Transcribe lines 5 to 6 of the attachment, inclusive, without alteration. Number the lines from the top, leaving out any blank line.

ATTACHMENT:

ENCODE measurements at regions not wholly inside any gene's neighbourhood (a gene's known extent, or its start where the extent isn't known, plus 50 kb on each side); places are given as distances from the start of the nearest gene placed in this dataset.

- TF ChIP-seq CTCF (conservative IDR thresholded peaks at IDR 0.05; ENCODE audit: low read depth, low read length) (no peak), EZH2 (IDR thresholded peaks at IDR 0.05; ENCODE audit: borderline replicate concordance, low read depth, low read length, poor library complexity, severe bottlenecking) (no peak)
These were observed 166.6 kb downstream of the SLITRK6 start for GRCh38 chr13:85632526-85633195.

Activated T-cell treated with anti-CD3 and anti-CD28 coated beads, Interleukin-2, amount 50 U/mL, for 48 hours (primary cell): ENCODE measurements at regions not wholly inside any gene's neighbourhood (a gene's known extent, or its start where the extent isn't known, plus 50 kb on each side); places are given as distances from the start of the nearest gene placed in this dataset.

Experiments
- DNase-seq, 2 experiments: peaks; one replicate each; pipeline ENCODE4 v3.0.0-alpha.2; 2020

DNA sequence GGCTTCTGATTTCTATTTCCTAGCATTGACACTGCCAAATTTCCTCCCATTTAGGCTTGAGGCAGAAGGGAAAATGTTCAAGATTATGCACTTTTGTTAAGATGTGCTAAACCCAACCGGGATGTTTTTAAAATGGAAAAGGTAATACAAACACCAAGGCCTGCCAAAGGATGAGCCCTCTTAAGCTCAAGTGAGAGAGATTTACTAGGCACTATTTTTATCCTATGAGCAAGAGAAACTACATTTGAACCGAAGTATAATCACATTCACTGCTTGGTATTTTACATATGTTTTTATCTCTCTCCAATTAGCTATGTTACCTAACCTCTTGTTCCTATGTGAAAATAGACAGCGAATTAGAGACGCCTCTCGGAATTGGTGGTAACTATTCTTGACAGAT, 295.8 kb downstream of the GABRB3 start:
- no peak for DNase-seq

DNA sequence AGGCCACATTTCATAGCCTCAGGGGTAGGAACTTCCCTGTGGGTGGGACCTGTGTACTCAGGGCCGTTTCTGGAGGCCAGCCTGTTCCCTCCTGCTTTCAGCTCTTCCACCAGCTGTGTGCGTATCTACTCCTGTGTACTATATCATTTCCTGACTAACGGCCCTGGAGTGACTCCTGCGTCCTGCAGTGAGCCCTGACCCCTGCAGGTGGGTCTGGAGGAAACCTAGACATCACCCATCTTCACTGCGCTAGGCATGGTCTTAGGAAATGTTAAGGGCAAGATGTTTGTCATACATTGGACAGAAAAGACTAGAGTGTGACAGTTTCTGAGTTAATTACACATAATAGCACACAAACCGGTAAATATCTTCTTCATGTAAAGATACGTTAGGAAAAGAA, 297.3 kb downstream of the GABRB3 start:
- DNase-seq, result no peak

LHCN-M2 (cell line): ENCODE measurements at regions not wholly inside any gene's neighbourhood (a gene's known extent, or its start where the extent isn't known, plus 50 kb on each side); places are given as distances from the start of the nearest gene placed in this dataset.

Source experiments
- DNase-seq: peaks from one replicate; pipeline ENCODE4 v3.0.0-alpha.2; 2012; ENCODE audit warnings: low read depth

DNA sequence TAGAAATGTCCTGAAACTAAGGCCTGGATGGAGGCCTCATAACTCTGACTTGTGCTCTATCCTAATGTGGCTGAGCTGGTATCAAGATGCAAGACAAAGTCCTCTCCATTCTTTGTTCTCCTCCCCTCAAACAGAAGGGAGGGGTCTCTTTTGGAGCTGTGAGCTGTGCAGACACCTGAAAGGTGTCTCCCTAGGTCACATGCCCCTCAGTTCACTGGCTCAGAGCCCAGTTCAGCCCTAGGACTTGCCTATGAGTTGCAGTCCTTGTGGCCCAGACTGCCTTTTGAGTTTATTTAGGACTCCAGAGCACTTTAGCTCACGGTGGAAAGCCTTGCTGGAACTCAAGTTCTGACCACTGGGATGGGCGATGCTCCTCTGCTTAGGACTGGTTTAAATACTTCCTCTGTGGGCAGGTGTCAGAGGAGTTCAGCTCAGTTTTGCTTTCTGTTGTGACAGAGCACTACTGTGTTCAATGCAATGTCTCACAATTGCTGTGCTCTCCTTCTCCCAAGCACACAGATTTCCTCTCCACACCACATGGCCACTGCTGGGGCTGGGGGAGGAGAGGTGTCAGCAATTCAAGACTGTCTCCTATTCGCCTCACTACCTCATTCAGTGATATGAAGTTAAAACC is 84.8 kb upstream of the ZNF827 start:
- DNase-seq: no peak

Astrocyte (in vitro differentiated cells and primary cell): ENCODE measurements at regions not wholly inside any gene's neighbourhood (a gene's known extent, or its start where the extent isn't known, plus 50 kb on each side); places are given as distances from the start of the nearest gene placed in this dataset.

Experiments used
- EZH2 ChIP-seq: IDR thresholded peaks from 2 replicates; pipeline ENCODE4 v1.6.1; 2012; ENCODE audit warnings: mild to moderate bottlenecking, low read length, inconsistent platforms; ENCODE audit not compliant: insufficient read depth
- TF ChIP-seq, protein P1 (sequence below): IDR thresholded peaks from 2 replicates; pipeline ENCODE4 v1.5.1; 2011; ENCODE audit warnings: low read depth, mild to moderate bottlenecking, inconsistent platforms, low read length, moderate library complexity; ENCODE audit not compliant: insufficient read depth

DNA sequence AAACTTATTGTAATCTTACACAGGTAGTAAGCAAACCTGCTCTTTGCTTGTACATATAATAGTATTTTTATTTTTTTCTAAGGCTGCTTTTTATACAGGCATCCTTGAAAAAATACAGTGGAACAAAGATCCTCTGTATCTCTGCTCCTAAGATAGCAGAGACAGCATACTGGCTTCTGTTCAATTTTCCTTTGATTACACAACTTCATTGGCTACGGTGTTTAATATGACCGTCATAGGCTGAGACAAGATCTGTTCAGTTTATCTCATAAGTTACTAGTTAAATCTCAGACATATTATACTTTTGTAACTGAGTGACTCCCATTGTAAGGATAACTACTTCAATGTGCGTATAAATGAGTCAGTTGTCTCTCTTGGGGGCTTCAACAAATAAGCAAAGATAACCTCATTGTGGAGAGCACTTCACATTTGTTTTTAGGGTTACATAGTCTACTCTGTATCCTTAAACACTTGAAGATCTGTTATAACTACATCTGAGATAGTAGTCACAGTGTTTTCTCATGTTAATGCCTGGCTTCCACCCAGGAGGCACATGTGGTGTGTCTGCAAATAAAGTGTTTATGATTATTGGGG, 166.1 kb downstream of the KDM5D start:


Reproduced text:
Experiments
- DNase-seq, 2 experiments: peaks; one replicate each; pipeline ENCODE4 v3.0.0-alpha.2; 2020